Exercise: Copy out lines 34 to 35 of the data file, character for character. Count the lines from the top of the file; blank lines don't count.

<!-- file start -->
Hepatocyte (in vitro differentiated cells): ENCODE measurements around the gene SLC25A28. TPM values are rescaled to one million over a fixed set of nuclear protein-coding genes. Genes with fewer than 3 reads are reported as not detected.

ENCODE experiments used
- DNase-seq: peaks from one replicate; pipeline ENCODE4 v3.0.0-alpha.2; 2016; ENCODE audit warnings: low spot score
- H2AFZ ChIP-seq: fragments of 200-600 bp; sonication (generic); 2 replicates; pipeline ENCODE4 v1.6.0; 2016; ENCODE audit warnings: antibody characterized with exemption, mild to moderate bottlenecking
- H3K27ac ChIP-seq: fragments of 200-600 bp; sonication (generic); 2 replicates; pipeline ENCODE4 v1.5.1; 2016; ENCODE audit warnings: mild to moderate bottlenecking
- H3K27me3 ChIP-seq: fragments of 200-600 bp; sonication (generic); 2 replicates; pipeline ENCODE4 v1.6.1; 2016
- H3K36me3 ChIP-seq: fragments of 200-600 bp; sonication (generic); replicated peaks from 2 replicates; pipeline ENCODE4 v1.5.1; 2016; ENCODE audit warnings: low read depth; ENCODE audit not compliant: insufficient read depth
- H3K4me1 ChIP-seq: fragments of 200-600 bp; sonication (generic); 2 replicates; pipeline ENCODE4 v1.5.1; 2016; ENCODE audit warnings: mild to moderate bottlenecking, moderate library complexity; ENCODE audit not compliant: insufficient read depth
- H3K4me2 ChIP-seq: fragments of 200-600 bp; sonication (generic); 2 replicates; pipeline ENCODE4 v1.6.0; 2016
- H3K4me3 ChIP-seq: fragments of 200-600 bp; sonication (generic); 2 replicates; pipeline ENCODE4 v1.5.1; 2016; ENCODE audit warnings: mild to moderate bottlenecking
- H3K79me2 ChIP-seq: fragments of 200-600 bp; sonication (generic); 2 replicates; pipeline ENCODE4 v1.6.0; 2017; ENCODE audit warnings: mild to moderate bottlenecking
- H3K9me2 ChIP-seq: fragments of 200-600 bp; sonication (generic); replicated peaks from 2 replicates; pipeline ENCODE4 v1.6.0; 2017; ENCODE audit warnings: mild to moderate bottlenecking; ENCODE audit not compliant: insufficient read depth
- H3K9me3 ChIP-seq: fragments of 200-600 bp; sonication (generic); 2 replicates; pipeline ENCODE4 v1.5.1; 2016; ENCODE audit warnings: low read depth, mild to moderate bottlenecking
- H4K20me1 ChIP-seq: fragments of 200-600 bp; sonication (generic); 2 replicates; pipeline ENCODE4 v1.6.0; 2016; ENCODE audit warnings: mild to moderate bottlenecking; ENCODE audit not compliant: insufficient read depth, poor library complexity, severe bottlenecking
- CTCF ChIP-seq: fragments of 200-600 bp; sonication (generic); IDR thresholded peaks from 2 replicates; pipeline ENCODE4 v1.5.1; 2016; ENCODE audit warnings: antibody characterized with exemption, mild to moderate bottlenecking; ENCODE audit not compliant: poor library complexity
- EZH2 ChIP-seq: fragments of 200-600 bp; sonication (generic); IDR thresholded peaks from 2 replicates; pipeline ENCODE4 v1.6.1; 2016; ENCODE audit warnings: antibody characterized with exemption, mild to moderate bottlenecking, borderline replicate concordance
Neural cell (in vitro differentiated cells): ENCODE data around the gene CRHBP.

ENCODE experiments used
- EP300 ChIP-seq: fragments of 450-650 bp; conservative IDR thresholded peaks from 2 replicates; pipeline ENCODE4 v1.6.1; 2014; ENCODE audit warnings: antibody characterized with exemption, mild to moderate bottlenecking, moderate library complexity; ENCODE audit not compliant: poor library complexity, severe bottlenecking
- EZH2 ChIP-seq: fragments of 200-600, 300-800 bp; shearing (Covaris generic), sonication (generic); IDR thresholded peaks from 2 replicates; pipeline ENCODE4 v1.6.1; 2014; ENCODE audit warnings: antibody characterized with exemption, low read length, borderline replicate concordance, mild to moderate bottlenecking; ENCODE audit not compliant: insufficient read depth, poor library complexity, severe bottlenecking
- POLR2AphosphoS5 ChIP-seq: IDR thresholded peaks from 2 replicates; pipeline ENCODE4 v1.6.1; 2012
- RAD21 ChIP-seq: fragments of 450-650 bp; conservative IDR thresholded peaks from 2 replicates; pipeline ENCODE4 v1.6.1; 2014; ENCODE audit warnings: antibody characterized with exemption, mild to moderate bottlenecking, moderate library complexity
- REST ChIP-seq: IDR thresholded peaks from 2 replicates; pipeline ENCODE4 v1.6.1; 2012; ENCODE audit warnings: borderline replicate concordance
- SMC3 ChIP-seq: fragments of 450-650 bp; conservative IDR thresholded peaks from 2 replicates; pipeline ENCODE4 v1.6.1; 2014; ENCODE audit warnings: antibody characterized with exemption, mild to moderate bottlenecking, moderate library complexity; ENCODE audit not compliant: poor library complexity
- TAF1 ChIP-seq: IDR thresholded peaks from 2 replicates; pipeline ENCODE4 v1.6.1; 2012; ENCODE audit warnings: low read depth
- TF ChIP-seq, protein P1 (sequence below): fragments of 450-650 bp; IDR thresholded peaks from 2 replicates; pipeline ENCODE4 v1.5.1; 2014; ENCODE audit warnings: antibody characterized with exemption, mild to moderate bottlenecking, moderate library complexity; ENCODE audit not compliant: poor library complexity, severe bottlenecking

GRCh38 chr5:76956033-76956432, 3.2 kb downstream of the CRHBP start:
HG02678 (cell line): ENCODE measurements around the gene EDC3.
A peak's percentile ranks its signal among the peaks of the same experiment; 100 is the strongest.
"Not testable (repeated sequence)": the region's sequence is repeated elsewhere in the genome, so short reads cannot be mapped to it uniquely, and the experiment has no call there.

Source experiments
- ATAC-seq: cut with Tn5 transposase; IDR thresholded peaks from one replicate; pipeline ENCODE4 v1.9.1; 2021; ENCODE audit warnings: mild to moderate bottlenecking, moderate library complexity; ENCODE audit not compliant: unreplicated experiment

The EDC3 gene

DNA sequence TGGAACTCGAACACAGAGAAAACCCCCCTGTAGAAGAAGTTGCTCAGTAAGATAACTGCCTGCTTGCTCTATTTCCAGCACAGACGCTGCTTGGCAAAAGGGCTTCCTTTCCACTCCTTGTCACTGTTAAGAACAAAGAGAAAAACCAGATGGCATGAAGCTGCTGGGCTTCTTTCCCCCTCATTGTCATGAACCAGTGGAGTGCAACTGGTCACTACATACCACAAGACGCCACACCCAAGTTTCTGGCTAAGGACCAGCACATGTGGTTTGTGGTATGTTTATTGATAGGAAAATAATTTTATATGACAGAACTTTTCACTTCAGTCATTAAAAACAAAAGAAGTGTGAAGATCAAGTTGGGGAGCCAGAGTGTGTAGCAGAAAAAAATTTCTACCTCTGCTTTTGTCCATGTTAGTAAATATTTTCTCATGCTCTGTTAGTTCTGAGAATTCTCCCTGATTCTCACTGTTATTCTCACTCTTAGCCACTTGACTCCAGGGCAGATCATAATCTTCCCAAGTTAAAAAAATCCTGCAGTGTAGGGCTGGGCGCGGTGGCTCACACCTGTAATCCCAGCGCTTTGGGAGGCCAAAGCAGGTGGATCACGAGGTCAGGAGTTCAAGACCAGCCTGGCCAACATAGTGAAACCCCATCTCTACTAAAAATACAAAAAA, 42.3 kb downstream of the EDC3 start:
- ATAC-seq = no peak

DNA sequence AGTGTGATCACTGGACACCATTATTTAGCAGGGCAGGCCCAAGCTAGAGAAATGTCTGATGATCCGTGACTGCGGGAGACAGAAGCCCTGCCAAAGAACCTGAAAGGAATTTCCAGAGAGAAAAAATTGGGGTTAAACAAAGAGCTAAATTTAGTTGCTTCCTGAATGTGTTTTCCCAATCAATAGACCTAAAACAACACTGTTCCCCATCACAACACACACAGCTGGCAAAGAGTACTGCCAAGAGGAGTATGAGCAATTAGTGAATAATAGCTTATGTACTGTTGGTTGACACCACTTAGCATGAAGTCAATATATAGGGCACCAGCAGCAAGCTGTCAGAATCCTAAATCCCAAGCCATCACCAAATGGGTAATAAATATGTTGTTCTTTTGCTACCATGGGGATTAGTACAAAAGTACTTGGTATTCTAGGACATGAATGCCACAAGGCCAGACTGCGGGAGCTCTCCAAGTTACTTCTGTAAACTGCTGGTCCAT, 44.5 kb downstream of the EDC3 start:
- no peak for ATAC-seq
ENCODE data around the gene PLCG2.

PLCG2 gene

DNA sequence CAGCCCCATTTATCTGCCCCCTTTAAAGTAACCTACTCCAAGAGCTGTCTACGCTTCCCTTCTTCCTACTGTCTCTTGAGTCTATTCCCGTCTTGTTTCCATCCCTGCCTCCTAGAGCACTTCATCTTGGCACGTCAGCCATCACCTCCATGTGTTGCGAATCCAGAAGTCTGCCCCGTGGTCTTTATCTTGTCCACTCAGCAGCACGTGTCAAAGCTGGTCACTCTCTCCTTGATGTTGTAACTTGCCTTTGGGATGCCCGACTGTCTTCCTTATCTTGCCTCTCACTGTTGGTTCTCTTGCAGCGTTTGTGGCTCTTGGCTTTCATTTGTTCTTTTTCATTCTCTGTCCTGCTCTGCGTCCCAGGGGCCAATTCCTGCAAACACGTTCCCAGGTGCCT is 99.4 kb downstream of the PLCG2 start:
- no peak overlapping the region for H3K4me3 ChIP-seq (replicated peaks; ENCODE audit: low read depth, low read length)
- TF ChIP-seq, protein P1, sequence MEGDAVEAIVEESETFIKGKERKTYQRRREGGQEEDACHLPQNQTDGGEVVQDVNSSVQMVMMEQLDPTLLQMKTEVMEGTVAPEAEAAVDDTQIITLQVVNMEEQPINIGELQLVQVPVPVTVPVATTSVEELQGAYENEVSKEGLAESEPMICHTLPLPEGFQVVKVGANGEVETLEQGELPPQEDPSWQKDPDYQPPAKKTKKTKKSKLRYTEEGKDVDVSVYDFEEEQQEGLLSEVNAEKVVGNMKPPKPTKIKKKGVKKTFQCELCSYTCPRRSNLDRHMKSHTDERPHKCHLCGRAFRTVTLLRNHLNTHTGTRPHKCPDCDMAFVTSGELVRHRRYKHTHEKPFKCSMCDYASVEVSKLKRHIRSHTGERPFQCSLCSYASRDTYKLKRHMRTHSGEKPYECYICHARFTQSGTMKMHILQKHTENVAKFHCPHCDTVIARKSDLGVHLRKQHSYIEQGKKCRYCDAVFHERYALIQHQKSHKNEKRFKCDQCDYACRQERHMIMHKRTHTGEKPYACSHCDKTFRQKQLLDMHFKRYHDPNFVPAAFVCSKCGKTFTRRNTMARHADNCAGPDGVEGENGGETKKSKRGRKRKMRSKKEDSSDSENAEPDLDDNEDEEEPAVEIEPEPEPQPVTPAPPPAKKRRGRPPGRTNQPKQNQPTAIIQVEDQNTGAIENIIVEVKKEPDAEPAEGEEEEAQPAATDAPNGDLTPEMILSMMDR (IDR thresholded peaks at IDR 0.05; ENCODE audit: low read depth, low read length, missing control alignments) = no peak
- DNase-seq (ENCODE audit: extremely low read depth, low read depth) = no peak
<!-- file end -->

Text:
DNA sequence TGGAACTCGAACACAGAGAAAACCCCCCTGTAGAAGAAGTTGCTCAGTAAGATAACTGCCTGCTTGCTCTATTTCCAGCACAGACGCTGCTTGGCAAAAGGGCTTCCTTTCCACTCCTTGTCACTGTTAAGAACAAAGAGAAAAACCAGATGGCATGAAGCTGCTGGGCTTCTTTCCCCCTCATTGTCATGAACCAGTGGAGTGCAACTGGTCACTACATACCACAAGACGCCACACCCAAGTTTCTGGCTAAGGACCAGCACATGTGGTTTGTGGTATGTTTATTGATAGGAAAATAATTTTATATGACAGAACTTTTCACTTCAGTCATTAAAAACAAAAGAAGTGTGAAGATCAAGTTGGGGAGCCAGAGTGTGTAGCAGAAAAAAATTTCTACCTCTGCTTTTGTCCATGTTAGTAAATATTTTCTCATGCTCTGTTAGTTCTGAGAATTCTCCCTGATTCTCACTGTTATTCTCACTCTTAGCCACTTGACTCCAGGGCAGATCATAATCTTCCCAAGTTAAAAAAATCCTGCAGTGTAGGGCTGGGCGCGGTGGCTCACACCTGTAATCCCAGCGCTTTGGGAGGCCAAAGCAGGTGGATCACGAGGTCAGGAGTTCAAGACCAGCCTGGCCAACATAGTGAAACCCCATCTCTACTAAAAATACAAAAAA, 42.3 kb downstream of the EDC3 start:
- ATAC-seq = no peak